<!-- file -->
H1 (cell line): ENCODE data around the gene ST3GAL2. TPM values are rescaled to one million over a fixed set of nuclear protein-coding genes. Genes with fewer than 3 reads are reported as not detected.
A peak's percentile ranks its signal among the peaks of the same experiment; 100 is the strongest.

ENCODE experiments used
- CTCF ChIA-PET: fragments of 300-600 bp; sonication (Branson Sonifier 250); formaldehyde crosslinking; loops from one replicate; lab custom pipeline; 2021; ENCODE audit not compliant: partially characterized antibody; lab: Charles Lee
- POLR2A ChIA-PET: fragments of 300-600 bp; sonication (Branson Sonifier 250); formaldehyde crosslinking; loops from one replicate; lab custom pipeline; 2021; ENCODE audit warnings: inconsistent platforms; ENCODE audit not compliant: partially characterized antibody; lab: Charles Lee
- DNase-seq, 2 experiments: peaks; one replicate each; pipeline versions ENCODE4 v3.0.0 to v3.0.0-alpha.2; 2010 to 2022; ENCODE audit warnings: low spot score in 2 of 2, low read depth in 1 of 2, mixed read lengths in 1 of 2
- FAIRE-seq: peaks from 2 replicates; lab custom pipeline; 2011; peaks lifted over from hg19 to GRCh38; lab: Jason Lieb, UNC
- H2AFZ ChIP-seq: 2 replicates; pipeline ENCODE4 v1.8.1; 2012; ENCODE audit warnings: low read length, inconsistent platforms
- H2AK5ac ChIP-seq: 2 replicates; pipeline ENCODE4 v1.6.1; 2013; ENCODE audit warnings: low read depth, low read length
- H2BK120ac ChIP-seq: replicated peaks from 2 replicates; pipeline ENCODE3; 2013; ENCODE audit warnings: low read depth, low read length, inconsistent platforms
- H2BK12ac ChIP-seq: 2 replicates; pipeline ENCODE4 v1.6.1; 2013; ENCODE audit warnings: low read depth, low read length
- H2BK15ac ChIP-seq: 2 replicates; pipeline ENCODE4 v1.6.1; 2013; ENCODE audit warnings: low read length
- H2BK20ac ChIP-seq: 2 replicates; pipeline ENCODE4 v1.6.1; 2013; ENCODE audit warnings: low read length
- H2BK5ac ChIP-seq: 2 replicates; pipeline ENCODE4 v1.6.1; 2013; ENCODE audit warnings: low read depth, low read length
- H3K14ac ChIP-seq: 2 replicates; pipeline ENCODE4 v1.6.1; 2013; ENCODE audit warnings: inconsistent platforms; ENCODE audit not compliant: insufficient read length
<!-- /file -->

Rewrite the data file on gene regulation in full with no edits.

H1 (cell line): ENCODE data around the gene ST3GAL2. TPM values are rescaled to one million over a fixed set of nuclear protein-coding genes. Genes with fewer than 3 reads are reported as not detected.
A peak's percentile ranks its signal among the peaks of the same experiment; 100 is the strongest.

ENCODE experiments used
- CTCF ChIA-PET: fragments of 300-600 bp; sonication (Branson Sonifier 250); formaldehyde crosslinking; loops from one replicate; lab custom pipeline; 2021; ENCODE audit not compliant: partially characterized antibody; lab: Charles Lee
- POLR2A ChIA-PET: fragments of 300-600 bp; sonication (Branson Sonifier 250); formaldehyde crosslinking; loops from one replicate; lab custom pipeline; 2021; ENCODE audit warnings: inconsistent platforms; ENCODE audit not compliant: partially characterized antibody; lab: Charles Lee
- DNase-seq, 2 experiments: peaks; one replicate each; pipeline versions ENCODE4 v3.0.0 to v3.0.0-alpha.2; 2010 to 2022; ENCODE audit warnings: low spot score in 2 of 2, low read depth in 1 of 2, mixed read lengths in 1 of 2
- FAIRE-seq: peaks from 2 replicates; lab custom pipeline; 2011; peaks lifted over from hg19 to GRCh38; lab: Jason Lieb, UNC
- H2AFZ ChIP-seq: 2 replicates; pipeline ENCODE4 v1.8.1; 2012; ENCODE audit warnings: low read length, inconsistent platforms
- H2AK5ac ChIP-seq: 2 replicates; pipeline ENCODE4 v1.6.1; 2013; ENCODE audit warnings: low read depth, low read length
- H2BK120ac ChIP-seq: replicated peaks from 2 replicates; pipeline ENCODE3; 2013; ENCODE audit warnings: low read depth, low read length, inconsistent platforms
- H2BK12ac ChIP-seq: 2 replicates; pipeline ENCODE4 v1.6.1; 2013; ENCODE audit warnings: low read depth, low read length
- H2BK15ac ChIP-seq: 2 replicates; pipeline ENCODE4 v1.6.1; 2013; ENCODE audit warnings: low read length
- H2BK20ac ChIP-seq: 2 replicates; pipeline ENCODE4 v1.6.1; 2013; ENCODE audit warnings: low read length
- H2BK5ac ChIP-seq: 2 replicates; pipeline ENCODE4 v1.6.1; 2013; ENCODE audit warnings: low read depth, low read length
- H3K14ac ChIP-seq: 2 replicates; pipeline ENCODE4 v1.6.1; 2013; ENCODE audit warnings: inconsistent platforms; ENCODE audit not compliant: insufficient read length